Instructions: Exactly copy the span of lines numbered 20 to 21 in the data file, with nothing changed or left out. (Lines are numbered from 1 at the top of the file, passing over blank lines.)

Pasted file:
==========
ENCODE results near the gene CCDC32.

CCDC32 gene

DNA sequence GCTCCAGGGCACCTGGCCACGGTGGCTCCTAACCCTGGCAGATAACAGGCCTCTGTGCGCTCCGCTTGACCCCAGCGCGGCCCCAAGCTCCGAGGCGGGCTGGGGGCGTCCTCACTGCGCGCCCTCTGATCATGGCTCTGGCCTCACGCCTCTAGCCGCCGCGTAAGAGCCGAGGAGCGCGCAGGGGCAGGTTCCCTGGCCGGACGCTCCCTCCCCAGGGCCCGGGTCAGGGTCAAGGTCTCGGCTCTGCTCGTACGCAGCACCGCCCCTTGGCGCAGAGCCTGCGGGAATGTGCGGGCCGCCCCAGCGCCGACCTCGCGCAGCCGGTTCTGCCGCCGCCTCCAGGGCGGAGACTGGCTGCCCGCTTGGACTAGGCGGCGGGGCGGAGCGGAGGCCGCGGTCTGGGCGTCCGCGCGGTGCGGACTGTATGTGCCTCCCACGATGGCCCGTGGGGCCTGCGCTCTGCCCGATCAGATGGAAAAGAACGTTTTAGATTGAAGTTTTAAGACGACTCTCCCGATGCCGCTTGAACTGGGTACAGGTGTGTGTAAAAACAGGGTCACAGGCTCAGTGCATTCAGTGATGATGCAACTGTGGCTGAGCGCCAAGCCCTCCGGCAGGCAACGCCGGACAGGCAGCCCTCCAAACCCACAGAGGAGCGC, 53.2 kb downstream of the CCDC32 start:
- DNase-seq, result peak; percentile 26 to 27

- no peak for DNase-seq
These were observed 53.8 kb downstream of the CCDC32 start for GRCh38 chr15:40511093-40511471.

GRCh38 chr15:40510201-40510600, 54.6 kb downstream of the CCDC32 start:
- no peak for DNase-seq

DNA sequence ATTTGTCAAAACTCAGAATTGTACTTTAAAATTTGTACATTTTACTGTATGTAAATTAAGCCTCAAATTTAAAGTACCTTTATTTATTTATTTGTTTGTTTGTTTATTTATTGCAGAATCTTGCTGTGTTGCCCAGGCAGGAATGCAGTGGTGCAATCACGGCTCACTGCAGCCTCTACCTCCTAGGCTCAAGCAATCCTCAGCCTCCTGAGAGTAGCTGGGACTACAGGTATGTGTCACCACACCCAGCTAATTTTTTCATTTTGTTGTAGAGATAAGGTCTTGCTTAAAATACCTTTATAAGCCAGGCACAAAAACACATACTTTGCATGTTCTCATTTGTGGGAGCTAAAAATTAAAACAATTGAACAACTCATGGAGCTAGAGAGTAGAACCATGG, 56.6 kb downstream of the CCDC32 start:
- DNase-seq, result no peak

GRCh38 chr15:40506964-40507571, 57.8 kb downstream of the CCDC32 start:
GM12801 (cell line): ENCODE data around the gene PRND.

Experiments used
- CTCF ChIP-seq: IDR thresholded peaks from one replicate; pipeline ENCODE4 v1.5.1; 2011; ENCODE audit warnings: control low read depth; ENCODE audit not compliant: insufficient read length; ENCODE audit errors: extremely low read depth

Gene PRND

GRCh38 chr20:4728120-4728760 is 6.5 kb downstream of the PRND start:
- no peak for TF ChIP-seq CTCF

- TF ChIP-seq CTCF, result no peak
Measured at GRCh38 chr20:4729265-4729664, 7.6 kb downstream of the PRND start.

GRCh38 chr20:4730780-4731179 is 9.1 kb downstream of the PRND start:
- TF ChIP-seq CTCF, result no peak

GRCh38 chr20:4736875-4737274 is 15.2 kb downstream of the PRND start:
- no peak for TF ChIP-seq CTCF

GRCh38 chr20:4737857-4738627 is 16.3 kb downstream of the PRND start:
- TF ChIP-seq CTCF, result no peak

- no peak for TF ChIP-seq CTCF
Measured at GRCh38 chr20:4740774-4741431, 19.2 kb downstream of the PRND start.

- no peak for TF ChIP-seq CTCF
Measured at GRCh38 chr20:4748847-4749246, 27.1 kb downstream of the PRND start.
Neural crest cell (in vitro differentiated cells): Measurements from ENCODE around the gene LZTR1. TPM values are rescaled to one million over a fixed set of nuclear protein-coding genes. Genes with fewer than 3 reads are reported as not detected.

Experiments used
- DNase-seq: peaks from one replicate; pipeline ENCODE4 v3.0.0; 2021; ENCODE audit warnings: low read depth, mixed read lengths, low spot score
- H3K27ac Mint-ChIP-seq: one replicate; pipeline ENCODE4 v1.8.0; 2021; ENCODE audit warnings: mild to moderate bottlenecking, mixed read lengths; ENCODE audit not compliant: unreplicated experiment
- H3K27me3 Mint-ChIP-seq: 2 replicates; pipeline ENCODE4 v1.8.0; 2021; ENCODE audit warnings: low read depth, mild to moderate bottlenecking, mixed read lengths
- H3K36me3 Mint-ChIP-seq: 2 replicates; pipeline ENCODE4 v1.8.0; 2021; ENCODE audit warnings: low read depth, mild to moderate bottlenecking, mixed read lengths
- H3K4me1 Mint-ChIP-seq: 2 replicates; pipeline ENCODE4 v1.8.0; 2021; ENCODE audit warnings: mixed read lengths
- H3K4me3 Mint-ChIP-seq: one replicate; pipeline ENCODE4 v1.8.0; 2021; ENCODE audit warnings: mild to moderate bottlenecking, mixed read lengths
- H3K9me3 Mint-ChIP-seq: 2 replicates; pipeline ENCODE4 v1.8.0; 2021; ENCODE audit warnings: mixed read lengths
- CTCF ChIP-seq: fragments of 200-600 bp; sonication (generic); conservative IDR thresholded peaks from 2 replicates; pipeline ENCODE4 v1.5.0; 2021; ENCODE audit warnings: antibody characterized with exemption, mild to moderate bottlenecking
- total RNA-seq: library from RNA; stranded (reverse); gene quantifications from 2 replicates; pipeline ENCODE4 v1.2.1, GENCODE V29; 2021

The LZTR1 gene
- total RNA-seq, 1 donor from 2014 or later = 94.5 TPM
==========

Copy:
GRCh38 chr20:4730780-4731179 is 9.1 kb downstream of the PRND start:
- TF ChIP-seq CTCF, result no peak